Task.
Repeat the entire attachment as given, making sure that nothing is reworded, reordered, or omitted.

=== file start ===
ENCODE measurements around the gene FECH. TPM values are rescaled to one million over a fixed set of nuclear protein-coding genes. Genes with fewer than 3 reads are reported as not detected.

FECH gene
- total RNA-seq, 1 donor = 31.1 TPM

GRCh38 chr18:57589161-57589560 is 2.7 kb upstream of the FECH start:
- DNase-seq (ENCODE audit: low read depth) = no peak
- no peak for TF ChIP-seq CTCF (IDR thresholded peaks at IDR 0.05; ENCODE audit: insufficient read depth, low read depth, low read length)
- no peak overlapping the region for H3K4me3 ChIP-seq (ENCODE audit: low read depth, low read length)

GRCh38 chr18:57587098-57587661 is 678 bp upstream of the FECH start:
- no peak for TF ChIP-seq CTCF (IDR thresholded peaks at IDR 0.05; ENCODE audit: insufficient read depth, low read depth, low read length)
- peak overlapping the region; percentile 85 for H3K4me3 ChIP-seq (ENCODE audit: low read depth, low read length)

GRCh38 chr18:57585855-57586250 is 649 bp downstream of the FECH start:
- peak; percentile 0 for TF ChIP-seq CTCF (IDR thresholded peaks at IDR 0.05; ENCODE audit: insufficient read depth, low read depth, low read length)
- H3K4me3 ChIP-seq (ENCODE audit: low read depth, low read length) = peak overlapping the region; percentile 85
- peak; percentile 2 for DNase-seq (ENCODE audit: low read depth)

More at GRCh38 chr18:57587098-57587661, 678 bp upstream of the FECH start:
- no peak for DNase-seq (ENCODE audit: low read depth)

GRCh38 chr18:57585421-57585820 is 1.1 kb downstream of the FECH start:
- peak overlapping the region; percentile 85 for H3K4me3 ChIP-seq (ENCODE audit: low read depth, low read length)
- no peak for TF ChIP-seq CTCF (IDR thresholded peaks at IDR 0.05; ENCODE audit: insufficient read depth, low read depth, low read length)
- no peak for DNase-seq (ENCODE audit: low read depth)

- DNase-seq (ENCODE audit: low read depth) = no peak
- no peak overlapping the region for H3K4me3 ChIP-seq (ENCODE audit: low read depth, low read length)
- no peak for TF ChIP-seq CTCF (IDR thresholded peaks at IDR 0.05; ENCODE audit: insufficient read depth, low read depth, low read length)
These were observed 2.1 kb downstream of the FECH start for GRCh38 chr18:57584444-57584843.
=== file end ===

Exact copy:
ENCODE measurements around the gene FECH. TPM values are rescaled to one million over a fixed set of nuclear protein-coding genes. Genes with fewer than 3 reads are reported as not detected.

FECH gene
- total RNA-seq, 1 donor = 31.1 TPM

GRCh38 chr18:57589161-57589560 is 2.7 kb upstream of the FECH start:
- DNase-seq (ENCODE audit: low read depth) = no peak
- no peak for TF ChIP-seq CTCF (IDR thresholded peaks at IDR 0.05; ENCODE audit: insufficient read depth, low read depth, low read length)
- no peak overlapping the region for H3K4me3 ChIP-seq (ENCODE audit: low read depth, low read length)

GRCh38 chr18:57587098-57587661 is 678 bp upstream of the FECH start:
- no peak for TF ChIP-seq CTCF (IDR thresholded peaks at IDR 0.05; ENCODE audit: insufficient read depth, low read depth, low read length)
- peak overlapping the region; percentile 85 for H3K4me3 ChIP-seq (ENCODE audit: low read depth, low read length)

GRCh38 chr18:57585855-57586250 is 649 bp downstream of the FECH start:
- peak; percentile 0 for TF ChIP-seq CTCF (IDR thresholded peaks at IDR 0.05; ENCODE audit: insufficient read depth, low read depth, low read length)
- H3K4me3 ChIP-seq (ENCODE audit: low read depth, low read length) = peak overlapping the region; percentile 85
- peak; percentile 2 for DNase-seq (ENCODE audit: low read depth)

More at GRCh38 chr18:57587098-57587661, 678 bp upstream of the FECH start:
- no peak for DNase-seq (ENCODE audit: low read depth)

GRCh38 chr18:57585421-57585820 is 1.1 kb downstream of the FECH start:
- peak overlapping the region; percentile 85 for H3K4me3 ChIP-seq (ENCODE audit: low read depth, low read length)
- no peak for TF ChIP-seq CTCF (IDR thresholded peaks at IDR 0.05; ENCODE audit: insufficient read depth, low read depth, low read length)
- no peak for DNase-seq (ENCODE audit: low read depth)

- DNase-seq (ENCODE audit: low read depth) = no peak
- no peak overlapping the region for H3K4me3 ChIP-seq (ENCODE audit: low read depth, low read length)
- no peak for TF ChIP-seq CTCF (IDR thresholded peaks at IDR 0.05; ENCODE audit: insufficient read depth, low read depth, low read length)
These were observed 2.1 kb downstream of the FECH start for GRCh38 chr18:57584444-57584843.